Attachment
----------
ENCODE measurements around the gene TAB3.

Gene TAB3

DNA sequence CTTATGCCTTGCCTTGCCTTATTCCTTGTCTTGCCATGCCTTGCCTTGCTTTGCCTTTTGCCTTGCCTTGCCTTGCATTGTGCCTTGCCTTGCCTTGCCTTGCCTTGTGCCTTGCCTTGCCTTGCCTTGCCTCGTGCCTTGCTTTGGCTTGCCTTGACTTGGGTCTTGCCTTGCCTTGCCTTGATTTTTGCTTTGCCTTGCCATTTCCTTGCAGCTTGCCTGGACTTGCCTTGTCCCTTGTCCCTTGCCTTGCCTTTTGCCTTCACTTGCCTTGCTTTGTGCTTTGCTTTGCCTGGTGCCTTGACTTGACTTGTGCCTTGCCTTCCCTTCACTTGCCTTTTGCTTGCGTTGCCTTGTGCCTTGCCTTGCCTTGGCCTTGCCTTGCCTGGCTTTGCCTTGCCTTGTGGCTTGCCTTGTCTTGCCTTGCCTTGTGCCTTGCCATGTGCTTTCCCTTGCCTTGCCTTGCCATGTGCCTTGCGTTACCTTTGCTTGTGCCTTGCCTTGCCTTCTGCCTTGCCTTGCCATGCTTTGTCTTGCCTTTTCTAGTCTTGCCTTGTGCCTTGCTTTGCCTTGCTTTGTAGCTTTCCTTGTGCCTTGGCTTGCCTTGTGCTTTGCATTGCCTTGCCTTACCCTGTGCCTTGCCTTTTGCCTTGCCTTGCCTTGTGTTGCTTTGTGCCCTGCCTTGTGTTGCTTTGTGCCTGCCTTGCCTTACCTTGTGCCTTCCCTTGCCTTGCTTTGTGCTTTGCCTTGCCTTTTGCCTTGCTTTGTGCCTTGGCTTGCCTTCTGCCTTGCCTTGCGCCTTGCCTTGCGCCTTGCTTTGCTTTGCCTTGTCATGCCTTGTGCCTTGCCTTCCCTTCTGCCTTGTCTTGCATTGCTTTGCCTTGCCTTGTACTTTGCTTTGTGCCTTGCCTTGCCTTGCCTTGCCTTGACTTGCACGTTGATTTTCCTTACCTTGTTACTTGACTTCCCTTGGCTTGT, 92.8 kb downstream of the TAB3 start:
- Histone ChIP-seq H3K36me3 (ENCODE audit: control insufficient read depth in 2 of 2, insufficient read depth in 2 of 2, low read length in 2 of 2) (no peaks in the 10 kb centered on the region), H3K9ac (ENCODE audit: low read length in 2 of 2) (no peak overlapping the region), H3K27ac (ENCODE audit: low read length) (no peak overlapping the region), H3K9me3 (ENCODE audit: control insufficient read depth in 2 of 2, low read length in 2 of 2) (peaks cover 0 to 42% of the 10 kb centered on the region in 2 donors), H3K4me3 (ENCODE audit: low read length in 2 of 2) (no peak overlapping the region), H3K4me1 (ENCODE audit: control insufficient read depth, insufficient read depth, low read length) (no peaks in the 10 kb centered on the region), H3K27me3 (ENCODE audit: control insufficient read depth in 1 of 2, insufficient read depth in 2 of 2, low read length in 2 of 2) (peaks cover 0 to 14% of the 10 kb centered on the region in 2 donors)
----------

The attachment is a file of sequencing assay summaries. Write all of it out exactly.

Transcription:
ENCODE measurements around the gene TAB3.

Gene TAB3

DNA sequence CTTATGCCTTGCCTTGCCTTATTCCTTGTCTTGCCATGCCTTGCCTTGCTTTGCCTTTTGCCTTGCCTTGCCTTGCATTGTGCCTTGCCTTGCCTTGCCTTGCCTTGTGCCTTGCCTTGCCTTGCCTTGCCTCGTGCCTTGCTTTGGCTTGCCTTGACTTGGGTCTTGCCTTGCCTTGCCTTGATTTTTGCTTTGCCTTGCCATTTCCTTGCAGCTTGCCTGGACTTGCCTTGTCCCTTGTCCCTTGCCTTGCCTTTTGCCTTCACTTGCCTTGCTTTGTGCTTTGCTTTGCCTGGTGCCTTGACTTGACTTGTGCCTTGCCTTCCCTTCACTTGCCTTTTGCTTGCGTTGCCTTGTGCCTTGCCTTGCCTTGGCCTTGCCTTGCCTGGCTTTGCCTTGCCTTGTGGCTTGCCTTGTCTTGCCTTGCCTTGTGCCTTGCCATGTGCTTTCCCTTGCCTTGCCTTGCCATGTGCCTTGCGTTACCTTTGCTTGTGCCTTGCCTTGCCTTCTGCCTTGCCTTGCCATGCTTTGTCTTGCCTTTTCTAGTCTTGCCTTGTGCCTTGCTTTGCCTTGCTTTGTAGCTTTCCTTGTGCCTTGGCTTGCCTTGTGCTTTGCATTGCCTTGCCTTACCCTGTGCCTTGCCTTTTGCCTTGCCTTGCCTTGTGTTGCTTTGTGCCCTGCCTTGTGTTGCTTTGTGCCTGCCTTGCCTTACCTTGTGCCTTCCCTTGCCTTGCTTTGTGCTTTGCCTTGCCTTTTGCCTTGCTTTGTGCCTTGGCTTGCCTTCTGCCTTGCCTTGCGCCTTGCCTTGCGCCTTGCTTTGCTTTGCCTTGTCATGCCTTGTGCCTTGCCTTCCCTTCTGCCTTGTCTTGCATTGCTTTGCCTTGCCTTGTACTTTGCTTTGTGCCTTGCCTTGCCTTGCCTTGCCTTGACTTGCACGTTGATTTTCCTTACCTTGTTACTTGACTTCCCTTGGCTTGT, 92.8 kb downstream of the TAB3 start:
- Histone ChIP-seq H3K36me3 (ENCODE audit: control insufficient read depth in 2 of 2, insufficient read depth in 2 of 2, low read length in 2 of 2) (no peaks in the 10 kb centered on the region), H3K9ac (ENCODE audit: low read length in 2 of 2) (no peak overlapping the region), H3K27ac (ENCODE audit: low read length) (no peak overlapping the region), H3K9me3 (ENCODE audit: control insufficient read depth in 2 of 2, low read length in 2 of 2) (peaks cover 0 to 42% of the 10 kb centered on the region in 2 donors), H3K4me3 (ENCODE audit: low read length in 2 of 2) (no peak overlapping the region), H3K4me1 (ENCODE audit: control insufficient read depth, insufficient read depth, low read length) (no peaks in the 10 kb centered on the region), H3K27me3 (ENCODE audit: control insufficient read depth in 1 of 2, insufficient read depth in 2 of 2, low read length in 2 of 2) (peaks cover 0 to 14% of the 10 kb centered on the region in 2 donors)